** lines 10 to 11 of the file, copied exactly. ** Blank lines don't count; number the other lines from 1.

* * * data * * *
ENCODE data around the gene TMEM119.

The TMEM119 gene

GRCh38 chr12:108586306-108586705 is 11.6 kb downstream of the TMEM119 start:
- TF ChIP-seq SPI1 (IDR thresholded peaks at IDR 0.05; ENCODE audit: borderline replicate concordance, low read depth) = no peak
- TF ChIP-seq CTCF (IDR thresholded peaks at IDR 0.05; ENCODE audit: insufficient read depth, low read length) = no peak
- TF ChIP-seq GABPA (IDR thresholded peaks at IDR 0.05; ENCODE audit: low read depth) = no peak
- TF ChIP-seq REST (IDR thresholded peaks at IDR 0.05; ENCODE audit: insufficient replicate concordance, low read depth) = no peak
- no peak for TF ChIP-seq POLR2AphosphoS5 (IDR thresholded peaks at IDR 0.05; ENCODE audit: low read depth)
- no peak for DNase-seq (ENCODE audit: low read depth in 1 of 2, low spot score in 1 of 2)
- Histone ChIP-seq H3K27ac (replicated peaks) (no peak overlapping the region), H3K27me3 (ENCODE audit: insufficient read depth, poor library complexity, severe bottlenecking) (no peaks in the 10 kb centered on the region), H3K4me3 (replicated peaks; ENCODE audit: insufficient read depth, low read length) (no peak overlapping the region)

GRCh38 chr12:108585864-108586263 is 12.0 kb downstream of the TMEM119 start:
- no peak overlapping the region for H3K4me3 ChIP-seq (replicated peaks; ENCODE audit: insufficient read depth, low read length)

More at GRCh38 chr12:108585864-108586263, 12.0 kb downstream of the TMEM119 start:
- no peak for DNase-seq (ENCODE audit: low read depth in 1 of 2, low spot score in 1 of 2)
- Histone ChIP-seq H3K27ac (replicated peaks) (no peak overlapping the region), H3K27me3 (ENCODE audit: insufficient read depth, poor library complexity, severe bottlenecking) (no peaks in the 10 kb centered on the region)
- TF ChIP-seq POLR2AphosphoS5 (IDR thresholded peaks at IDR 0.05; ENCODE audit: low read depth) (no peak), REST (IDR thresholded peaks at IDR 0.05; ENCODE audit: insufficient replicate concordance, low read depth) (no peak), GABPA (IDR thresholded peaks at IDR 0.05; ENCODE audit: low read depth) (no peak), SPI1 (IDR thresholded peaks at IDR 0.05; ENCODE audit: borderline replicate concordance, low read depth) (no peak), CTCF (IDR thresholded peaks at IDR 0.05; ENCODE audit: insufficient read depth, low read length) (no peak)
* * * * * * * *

- Histone ChIP-seq H3K27ac (replicated peaks) (no peak overlapping the region), H3K27me3 (ENCODE audit: insufficient read depth, poor library complexity, severe bottlenecking) (no peaks in the 10 kb centered on the region), H3K4me3 (replicated peaks; ENCODE audit: insufficient read depth, low read length) (no peak overlapping the region)

GRCh38 chr12:108585864-108586263 is 12.0 kb downstream of the TMEM119 start: